Then, click on the Black & White Mix tab to access eight sliders that resemble the Black and White Adjustment Layer. As the image above is dominated by blue, that slider is where you will notice the greatest change. It is all up to you and your taste what you do.


Using Lightroom and Photoshop together



Conversions to Black & White using Silver Efex Pro 2

Silver Efex Pro 2 is a plug-in, it works within other other applications. It is compatible with both Mac and Windows and works with Elements, Lightroom, and Photoshop. You can try it for free for 30 days. Check the DXO website here  for more details. There are a suite of plug-ins you can use to adjust your images, but for today we will stick to Silver Efex Pro 2. 

Before you proceed any further you need to install this plug-in, all the instructions to do this are on the DXO website. You can try this software free for 30 days, and then after that you'll need to pay. 

Step 1 – Creating a smart object in Photoshop cc

Converting to Smart Objects in Photoshop CC will allow you to take advantage of non-destructive workflow, leaving you an editable layer, and preserving the source content. With smart objects you can go back and edit your black & white conversion once saved as a .psd file.  Anytime you re-open it after that you'll have the chance to re-edit as required, without having to do everything all over again. 

Once your image is open in Photoshop you should create another layer, cmd j on Mac, or crtl j on Windows. Then right click on the new layer and select ‘convert to smart object’ as shown below. 

You’ll also note that there’s a tiny little icon in the layer you created, this confirms that the layer was converted to a Smart Object and can edited in future. 

Now for the fun part

Step 2 – Opening your image in Silver Efex Pro 2 

Open your image in Silver Efex Pro, simply select Filter, and then go to Nik Collection and hit enter. 


Step 3 – Select a Preset in Sliver Efex Pro 2

It’s up to you which one you choose. In this case I’ve selected High Structure (harsh) to bring out detail in the sand. 


Step 4 – Follow suggested workflow below:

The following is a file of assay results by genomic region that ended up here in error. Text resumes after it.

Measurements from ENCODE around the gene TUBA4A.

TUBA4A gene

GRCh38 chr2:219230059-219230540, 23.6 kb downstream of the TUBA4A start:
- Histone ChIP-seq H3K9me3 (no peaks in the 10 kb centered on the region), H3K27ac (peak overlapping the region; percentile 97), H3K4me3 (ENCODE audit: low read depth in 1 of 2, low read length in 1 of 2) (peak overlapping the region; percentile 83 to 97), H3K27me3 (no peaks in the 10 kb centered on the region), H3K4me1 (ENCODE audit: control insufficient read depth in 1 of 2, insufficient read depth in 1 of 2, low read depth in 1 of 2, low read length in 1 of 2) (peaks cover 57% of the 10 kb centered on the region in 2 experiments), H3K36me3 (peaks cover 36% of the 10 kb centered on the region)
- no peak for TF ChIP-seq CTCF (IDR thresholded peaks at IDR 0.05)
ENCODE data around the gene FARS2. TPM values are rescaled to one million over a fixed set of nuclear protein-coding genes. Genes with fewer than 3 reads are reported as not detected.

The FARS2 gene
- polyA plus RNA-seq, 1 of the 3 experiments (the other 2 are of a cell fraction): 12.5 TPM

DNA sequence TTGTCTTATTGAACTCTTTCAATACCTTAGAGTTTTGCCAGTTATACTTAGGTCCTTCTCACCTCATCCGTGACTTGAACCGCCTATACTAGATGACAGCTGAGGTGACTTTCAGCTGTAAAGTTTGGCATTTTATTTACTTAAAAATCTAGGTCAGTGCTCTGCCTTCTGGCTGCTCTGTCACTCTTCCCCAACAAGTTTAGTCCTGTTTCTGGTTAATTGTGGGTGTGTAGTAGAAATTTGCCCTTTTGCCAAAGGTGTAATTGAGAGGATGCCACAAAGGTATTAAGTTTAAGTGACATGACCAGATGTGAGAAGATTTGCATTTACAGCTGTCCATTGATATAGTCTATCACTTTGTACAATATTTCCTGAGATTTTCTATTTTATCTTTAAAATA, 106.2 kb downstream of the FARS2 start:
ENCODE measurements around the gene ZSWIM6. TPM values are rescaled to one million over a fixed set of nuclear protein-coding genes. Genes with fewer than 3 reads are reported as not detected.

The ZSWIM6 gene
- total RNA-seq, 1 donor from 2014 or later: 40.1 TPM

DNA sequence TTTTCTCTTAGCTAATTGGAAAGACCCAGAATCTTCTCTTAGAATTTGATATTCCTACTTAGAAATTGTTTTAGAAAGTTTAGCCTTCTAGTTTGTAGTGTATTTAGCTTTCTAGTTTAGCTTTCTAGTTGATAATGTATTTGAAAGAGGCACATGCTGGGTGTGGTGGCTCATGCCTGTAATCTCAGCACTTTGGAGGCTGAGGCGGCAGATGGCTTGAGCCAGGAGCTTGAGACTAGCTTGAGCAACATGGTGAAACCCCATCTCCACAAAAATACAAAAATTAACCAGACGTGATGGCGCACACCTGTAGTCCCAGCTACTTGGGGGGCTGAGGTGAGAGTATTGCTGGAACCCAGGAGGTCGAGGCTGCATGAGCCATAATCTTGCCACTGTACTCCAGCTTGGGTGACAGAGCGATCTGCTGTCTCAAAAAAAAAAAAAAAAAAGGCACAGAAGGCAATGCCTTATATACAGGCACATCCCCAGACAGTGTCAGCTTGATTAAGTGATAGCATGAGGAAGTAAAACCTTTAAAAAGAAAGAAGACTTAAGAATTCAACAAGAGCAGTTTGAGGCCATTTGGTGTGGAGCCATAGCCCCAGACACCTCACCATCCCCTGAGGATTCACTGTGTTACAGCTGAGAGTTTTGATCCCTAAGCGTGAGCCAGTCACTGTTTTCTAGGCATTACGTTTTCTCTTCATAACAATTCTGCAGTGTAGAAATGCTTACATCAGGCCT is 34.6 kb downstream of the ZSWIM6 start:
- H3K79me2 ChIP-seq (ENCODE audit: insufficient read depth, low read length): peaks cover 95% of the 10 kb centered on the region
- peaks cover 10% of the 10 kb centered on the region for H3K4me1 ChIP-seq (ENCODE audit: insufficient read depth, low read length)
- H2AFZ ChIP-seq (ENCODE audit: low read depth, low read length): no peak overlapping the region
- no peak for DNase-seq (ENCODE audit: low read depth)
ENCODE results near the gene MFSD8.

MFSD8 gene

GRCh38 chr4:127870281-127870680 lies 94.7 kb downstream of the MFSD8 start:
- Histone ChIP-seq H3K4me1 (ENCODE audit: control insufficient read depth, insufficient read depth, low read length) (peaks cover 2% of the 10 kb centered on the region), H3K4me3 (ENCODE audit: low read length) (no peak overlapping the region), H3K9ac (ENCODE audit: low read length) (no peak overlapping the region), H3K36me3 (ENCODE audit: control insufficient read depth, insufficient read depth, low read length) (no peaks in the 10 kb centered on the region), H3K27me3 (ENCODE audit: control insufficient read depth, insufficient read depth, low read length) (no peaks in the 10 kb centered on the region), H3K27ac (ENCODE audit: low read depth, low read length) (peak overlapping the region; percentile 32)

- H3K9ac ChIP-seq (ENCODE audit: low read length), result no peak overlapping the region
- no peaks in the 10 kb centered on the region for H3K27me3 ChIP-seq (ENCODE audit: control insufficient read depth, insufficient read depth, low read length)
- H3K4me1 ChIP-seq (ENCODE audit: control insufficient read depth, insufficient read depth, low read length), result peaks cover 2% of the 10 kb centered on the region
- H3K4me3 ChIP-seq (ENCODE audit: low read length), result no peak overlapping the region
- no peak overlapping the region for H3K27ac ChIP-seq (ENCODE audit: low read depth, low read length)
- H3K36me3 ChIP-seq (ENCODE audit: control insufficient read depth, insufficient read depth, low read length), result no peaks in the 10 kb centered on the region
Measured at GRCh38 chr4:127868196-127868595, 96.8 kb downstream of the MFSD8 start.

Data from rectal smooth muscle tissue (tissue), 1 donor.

I. Select a Preset from the library

II. Do Global Adjustments (brightness, contrast and structure)

III. Do Selective Adjustments (control points) U-Point Technology ©

IV. Use Colour Filter, Film Types, and Finishing adjustments (toning, hue, vignettes)

V. Review & save by clicking OK.

The world’s your oyster here. Once you’ve made all the adjustments you like, just click OK, and your adjusted image will show up in the Photoshop window, be patient it can take a minute or two. If you are not satisfied just click the copied layer where it shows Silver Efex Pro 2, and it will take you back to where you were and you can continue editing. 

If you started in Lightroom,  just close and save the file in Photoshop, and the changes will now showup in Lightroom, it does a take a minute or so to complete.

I’ll be working to outline the process in a video tutorial as I’m sure you have questions. 


Robert has worked professionally on commercial television sets doing production photography, shot modern dance for the art department at the University of Calgary, and has worked in a freelance capacity shooting a variety of subjects. Rob worked as a NAUI scuba instructor, and then instructor trainer for the University of Calgary from 1993-1999. He is still an avid diver, and never dives without a camera. 

He moved to Europe in the late 1990s and now resides in the UK. 


Robert has enjoyed success in both national and international underwater photography competitions over the years. As a result his images have been published in national magazines, books, scientific publications, and newspapers in the UK. He’s an active committee member for the British Society of Underwater Photographers (BSoUP), and the website administrator for the Bristol Underwater Photography Group (BUPG). He’s written several articles for national dive magazines, and often gives presentations on his own underwater photography and photographic technique for photographic clubs in the UK. 


Robert worked as a technical specialist, and then technical account manager in the IT industry for many years, and now works part time as a photographer, and full time as editor for the Underwater Photography Guide. 


You can see more of Robert's work at